It was not uncommon for Gogol’s work to contain witches, evil spirits, and the supernatural. Stories like “The Portrait” and “Viy” also contained a heavy dose of social commentary within their framework. “The Portrait” is the story of a poor artist who buys a portrait of an old moneylender. The portrait is imbued with some sort of spirit; looking at the painting, Chartkov (the artist) senses a supernatural presence behind the subject’s eyes:

“[The eyes] actually destroyed the harmony of the portrait. They were alive, human! It was as if they had been cut from a living man and inserted in the canvas. Here was none of that sublime feeling of enjoyment which imbued the spirit at the sight of an artist’s endeavors, regardless of how terrible the subject he may have put on canvas. Instead, there was a painful, joyless sense of anxiety.”2

A spell produces gold coins from the broken portrait’s frame, and instead of using the money to finance his artistic ambition, Chartkov finds himself with the financial means to indulge in a materialist lifestyle. He ends up as a sycophantic portrait painter for high society, his artistic integrity utterly lost to a shallow existence. In one story, Gogol tells of the horrors of squandered artistic talents and supernatural evil.

“Viy” is one of Gogol’s stories influenced by the Ukrainian folk tales he heard as a child. Witches and evil spirits are abound in “Viy,” and a pervasive fear of feminine power reverberates through the story. Like many folk tales, “Viy” begins with a protagonist looking for lodging in a forest. A young philosophy student named Khoma finds a place to stay with an old woman. The old woman, who is really a witch, mesmerizes Khoma. She sits astride his back as Khoma rides through the night sky like some sort of bizarre four-legged animal. Khoma is disgusted by the old woman but also experiences some degree of eroticism during the adventure. Khoma is so distressed by the event that he beats the old woman, but during the beating she transforms into a beautiful young woman: “before him lay a beautiful girl with luxuriant, tangled tresses and eyelashes as long as arrows.”3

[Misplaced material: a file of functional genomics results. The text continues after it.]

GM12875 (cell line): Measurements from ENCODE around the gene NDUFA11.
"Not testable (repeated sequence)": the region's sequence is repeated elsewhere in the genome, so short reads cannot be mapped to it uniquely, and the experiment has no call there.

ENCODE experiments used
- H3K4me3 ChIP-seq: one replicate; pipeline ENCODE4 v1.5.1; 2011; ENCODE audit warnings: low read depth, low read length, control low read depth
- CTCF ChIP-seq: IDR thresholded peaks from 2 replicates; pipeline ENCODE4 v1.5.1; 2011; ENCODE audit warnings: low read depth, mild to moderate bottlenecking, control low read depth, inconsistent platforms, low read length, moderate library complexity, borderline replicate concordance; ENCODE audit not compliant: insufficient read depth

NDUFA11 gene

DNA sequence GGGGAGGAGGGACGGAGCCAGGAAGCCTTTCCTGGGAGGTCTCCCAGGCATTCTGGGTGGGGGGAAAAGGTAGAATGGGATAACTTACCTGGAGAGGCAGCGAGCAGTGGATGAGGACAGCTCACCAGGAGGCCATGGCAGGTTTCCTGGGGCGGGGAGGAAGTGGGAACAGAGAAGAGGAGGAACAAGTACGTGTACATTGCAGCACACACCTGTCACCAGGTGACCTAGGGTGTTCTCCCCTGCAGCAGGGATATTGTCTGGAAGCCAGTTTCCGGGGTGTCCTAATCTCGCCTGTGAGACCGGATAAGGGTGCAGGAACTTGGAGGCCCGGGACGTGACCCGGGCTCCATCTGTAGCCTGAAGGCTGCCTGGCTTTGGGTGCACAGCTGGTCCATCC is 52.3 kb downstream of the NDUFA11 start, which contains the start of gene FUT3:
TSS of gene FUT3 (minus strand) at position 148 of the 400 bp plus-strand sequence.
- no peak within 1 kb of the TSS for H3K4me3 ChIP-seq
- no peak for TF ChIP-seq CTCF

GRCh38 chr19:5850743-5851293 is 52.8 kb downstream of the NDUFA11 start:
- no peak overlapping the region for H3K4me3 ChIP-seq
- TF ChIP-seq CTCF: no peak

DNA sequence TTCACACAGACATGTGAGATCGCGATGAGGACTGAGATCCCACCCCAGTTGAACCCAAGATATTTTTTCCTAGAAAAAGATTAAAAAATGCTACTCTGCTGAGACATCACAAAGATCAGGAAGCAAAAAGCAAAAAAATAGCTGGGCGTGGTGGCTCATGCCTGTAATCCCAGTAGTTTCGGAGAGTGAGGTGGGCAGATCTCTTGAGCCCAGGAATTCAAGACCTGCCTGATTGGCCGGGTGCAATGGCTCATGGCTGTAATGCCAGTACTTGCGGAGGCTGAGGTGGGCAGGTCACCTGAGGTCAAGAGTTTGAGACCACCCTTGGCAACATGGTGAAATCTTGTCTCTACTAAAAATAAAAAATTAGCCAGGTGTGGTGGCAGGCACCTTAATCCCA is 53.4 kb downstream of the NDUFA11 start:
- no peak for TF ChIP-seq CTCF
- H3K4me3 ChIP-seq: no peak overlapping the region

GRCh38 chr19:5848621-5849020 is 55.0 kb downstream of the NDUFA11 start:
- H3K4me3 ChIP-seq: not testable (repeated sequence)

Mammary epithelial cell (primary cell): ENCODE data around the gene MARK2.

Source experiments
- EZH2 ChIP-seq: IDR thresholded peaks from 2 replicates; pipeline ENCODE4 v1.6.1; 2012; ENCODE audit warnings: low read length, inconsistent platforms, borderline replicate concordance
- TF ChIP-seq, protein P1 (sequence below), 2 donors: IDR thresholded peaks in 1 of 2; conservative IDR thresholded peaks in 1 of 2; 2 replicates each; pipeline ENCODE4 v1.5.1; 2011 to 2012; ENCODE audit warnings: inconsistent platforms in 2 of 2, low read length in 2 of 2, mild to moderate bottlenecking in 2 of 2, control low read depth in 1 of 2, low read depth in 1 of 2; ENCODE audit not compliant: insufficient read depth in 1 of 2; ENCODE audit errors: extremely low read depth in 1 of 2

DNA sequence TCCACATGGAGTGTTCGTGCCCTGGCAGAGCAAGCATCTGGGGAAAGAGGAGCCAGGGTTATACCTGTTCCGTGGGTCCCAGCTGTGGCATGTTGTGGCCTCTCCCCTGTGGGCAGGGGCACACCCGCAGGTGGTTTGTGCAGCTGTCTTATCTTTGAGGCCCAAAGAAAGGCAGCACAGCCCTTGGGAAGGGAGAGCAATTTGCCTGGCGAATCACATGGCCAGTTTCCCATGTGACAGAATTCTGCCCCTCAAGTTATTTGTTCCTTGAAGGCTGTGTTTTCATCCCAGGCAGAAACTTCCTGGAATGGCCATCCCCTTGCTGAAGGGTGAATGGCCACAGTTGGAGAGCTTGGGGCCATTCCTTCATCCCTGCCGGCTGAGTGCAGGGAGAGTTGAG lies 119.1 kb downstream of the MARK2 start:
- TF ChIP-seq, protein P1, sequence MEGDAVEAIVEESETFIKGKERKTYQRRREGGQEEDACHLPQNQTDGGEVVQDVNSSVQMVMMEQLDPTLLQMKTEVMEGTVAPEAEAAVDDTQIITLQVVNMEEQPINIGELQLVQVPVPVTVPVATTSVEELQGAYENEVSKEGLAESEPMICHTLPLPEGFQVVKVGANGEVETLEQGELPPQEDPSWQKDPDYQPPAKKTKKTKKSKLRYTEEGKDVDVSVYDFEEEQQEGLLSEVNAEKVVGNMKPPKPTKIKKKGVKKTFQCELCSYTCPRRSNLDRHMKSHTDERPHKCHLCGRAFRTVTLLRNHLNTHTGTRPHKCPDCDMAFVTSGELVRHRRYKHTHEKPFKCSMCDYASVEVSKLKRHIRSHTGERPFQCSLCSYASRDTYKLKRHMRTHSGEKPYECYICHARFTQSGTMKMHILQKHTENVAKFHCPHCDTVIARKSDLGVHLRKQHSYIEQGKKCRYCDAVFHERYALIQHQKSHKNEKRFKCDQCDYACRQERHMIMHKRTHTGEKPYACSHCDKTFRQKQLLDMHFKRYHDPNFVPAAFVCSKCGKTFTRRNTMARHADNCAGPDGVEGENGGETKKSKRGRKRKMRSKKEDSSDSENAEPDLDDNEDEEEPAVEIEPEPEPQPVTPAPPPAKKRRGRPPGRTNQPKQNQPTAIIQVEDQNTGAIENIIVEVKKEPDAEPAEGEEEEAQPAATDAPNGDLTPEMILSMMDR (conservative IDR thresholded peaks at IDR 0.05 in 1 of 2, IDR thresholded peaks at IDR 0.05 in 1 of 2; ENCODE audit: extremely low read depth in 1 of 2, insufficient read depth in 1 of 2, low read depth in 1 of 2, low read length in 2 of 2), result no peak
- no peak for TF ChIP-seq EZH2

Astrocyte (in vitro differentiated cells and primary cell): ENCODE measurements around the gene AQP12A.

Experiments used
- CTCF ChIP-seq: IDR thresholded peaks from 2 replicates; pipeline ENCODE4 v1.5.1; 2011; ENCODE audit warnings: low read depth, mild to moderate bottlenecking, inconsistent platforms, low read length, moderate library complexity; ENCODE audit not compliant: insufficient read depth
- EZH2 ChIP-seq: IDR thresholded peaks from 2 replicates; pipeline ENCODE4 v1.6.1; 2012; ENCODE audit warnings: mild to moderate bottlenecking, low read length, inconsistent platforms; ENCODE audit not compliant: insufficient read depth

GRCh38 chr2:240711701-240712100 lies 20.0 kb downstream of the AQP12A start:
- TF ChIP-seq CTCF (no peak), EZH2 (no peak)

The young woman dies from her injuries, and Khoma is locked in a church with her body for three days. The corpse rises and tries to curse Khoma, but Khoma protects himself by drawing a ritualistic circle reciting exorcisms. On the third night, the frustrated corpse summons Viy, a horrific forest gnome whose eyelids touch the ground. As long as Khoma does not look directly at Viy he is safe, but the moment he does the circle will cease to protect him. Naturally, Khoma cannot keep himself from looking at the horrifying beast. As soon as the circle’s powers are vanquished, Khoma dies from fright caused by the evil spirits, and Gogol concludes his terrifying folk tale about feminine powers.